The formation of the plant body requires the assembly of different tissue systems in an organized pattern to make organs. The aim of this project is to understand how the formation of complex tissue systems is genetically regulated and how has been acquired during plant evolution. A preliminary analysis of the variation in ground tissue anatomies in different species across the Brassicaceae has showed a remarkable diversity of ground tissue phenotypes in this family. We intend to use this diversity to investigate the developmental and evolutionary mechanisms underlying tissue complexity in plants. We will compare the ground tissue organization of A. thaliana with two other Brassicaceae species, Cardamine hirsuta and Thellungiella halophila. The double layered cortex of these species gives us the opportunity of studying the developmental basis of the formation of a multi-layered cortex. T. halophila is one of the few examples of plants that form a double endodermis. This project will try to uncover the molecular mechanism underlying this almost unique ground tissue organization. Our hypothesis is that similar key regulatory genes will regulate the formation of complex and simple ground tissue systems in this family and that changes in their patterns of expression are responsible for the differences that arise between species. To check this hypothesis we will analyse the expression, function and molecular differences of the orthologous genes of three ground tissue A. thaliana transcription factors, SCHIZORIZA, SHORTROOT and SCARECROW. To identify new genetic components of this process we will generate mutagenized populations and search for mutants with defective ground tissue phenotypes and will compare transcriptional profiles between species. Finally, the analysis of the correlation between specific habitats and ground tissue characteristics in different species of the family will allow us to assess the adaptive value of this developmental trait in the Brassicaceae.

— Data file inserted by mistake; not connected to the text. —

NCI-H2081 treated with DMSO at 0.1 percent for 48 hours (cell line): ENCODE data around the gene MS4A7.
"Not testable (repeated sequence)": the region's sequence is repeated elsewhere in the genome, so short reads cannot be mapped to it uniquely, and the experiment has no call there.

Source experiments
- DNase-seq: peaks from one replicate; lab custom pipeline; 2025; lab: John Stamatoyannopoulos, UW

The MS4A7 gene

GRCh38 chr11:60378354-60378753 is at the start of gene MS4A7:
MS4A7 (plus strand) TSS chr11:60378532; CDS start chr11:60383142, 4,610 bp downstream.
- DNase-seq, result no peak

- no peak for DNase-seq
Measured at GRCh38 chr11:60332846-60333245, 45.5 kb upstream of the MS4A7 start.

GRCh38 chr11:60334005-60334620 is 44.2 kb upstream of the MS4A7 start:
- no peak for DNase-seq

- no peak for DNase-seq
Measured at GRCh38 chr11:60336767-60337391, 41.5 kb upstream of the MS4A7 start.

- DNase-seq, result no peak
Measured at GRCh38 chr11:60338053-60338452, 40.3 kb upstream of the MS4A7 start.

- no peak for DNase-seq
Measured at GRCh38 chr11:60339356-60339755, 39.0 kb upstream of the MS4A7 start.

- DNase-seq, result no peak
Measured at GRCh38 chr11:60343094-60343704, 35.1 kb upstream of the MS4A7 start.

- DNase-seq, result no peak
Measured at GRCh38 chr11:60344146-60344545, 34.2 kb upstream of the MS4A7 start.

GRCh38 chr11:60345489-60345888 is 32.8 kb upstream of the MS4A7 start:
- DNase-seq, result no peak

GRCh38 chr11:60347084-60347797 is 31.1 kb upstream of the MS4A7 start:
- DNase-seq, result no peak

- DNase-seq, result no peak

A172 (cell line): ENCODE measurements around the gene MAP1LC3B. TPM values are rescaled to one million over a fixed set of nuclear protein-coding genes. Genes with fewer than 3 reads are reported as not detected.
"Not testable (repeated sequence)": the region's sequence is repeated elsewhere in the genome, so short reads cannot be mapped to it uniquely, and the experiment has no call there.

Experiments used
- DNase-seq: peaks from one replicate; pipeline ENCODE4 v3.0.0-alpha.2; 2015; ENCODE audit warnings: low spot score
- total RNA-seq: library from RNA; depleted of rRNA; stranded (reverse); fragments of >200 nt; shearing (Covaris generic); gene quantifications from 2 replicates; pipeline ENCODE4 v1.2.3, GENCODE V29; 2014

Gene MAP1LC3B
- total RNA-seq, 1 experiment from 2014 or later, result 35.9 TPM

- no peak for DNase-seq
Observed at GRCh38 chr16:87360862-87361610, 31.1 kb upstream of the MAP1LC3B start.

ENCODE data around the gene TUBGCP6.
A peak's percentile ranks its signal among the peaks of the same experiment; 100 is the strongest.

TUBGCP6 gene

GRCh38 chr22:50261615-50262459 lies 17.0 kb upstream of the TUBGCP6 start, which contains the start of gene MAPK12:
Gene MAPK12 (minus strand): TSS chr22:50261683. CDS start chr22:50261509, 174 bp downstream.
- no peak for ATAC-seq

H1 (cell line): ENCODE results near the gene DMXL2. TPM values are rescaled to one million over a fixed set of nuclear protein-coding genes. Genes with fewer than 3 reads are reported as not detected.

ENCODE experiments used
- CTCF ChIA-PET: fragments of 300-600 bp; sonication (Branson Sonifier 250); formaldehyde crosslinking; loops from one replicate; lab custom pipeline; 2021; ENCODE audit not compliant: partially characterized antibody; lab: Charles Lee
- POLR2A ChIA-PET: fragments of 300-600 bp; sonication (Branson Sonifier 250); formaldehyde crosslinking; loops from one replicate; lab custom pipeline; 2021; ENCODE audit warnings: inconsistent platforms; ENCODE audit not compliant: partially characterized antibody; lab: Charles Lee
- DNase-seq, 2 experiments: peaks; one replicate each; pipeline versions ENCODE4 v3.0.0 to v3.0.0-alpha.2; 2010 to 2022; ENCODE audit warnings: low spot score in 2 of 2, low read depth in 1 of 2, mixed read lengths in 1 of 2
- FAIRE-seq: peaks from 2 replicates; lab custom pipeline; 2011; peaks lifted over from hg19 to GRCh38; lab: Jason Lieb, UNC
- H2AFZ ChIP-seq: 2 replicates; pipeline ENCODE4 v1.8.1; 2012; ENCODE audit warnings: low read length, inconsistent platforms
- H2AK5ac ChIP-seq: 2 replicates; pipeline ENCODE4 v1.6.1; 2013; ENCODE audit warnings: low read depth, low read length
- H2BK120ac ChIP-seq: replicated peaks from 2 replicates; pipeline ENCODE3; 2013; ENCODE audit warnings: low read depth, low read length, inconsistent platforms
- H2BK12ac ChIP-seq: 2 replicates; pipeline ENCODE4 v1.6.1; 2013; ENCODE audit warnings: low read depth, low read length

Field of science
- /medical and health sciences/medical biotechnology/cells technologies/stem cells
Call for proposal
See other projects for this call